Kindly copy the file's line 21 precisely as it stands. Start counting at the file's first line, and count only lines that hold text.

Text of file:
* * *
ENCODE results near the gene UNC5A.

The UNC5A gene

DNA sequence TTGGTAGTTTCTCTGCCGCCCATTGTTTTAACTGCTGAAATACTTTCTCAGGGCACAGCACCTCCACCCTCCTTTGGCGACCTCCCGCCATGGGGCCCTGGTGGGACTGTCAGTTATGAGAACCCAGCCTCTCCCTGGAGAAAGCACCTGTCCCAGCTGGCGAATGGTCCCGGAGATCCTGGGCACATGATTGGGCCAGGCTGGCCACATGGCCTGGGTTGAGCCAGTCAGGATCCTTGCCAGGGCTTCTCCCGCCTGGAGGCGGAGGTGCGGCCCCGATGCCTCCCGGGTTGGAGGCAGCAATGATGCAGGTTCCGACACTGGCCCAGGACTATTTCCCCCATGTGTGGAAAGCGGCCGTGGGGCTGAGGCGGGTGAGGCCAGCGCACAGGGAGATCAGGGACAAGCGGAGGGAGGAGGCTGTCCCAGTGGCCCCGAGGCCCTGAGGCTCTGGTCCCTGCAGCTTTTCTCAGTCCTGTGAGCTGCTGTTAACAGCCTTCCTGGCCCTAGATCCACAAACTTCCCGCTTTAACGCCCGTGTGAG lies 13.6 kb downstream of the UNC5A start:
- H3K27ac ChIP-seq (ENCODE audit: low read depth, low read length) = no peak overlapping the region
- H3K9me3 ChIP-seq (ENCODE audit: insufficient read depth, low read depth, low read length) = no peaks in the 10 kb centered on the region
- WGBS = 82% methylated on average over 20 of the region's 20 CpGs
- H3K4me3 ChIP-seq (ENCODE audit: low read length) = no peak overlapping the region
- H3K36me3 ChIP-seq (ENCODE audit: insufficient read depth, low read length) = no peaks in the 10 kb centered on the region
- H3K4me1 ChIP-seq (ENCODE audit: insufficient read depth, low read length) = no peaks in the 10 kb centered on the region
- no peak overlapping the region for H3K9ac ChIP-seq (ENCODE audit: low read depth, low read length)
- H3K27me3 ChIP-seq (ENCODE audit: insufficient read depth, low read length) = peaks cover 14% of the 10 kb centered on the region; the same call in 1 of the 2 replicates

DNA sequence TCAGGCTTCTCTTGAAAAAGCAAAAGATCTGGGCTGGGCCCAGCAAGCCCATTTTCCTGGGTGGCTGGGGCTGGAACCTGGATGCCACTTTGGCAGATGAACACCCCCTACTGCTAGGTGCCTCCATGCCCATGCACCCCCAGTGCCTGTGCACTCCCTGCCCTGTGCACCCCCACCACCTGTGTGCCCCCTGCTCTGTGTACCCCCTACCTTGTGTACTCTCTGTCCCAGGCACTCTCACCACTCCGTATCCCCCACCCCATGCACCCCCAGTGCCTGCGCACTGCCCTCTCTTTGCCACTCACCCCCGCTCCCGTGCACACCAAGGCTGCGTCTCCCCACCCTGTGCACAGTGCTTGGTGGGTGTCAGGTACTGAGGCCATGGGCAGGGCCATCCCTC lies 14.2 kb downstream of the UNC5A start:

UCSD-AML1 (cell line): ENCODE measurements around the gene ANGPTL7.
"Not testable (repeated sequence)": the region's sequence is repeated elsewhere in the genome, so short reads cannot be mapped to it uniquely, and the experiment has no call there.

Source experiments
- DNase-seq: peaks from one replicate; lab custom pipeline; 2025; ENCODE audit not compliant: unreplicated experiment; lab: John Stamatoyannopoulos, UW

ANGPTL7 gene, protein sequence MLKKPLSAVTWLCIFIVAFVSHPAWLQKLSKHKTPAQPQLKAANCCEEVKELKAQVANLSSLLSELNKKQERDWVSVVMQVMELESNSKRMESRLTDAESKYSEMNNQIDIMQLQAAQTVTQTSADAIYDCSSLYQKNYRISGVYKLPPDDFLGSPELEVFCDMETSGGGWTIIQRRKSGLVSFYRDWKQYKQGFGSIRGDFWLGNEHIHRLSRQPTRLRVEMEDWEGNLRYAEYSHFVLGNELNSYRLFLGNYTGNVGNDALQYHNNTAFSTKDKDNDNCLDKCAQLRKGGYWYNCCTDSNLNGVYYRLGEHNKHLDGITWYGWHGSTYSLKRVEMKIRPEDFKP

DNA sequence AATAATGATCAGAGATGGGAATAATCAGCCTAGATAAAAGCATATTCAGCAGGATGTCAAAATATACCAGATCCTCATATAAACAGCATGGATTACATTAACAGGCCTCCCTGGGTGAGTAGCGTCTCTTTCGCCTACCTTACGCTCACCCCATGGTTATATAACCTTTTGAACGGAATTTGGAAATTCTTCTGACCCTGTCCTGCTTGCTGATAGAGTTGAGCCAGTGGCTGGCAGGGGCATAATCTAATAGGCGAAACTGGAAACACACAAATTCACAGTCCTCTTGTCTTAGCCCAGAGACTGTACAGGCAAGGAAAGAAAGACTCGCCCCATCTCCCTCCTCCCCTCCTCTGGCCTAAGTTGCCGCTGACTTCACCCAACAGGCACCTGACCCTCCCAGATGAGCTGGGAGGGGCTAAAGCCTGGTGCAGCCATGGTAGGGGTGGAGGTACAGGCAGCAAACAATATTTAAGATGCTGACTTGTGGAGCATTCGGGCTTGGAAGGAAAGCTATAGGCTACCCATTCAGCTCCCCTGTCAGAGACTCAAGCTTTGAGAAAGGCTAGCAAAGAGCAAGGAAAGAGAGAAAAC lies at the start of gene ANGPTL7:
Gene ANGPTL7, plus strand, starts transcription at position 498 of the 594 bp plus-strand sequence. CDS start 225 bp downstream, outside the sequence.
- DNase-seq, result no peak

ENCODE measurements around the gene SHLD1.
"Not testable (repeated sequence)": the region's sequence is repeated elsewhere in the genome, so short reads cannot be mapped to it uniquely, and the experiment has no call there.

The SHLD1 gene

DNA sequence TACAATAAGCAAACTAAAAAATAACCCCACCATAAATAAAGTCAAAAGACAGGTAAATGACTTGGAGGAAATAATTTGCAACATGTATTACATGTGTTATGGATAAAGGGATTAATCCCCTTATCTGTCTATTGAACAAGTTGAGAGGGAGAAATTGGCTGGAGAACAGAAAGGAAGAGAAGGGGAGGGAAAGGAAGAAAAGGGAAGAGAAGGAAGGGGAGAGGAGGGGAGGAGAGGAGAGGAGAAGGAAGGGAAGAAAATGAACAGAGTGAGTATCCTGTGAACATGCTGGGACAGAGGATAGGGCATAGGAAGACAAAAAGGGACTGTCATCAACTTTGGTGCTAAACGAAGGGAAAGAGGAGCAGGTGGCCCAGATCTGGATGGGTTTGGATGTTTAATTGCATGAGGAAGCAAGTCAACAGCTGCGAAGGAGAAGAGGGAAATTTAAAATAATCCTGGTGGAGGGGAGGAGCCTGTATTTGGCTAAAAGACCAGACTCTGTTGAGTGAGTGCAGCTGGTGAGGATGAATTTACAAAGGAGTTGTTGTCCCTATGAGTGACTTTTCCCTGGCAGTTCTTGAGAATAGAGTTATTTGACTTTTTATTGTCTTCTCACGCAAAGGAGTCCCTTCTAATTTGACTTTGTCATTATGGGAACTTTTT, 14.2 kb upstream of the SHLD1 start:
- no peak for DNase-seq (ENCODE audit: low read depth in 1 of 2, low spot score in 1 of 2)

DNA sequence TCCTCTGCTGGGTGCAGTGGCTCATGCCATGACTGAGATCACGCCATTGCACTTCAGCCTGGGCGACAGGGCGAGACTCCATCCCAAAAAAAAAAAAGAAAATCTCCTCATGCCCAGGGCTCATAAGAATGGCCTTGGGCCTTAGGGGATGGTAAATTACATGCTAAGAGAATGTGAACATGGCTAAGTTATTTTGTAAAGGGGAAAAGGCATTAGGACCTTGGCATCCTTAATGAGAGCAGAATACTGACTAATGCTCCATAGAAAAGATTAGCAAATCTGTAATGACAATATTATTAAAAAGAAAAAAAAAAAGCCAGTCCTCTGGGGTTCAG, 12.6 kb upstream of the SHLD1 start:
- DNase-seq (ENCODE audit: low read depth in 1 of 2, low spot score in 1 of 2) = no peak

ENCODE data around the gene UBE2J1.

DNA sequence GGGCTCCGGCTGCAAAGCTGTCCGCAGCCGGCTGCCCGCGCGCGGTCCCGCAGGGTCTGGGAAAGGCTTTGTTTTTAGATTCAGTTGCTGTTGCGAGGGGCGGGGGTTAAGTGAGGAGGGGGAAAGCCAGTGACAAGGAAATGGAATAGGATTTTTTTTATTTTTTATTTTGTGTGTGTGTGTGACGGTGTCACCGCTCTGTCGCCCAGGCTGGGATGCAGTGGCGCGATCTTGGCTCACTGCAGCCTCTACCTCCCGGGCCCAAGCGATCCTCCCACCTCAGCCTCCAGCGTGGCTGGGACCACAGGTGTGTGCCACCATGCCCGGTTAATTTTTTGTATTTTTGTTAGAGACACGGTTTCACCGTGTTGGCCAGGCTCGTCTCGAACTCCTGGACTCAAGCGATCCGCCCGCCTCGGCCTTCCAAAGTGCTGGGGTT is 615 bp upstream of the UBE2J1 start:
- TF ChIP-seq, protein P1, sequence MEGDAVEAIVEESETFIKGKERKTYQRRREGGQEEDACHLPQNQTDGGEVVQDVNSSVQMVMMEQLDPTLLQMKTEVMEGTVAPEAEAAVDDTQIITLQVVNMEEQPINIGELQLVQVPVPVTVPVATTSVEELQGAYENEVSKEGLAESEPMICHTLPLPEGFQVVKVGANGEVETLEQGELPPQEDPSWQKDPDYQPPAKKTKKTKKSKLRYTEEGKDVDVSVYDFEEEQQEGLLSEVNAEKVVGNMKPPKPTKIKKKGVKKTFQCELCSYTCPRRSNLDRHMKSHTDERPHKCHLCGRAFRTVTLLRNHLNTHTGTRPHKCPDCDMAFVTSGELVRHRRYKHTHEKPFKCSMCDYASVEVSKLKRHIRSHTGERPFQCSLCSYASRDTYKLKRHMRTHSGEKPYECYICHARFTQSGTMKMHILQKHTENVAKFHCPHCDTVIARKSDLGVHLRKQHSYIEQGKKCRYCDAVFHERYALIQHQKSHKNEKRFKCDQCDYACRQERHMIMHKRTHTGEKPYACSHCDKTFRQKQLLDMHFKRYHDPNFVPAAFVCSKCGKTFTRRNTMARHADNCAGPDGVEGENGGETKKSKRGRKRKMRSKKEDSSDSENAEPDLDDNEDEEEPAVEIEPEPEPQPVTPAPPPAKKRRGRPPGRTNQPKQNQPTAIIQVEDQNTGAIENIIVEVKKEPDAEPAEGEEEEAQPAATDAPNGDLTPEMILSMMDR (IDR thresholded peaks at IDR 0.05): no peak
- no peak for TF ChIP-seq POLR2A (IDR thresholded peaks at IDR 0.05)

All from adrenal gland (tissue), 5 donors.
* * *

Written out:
ENCODE measurements around the gene SHLD1.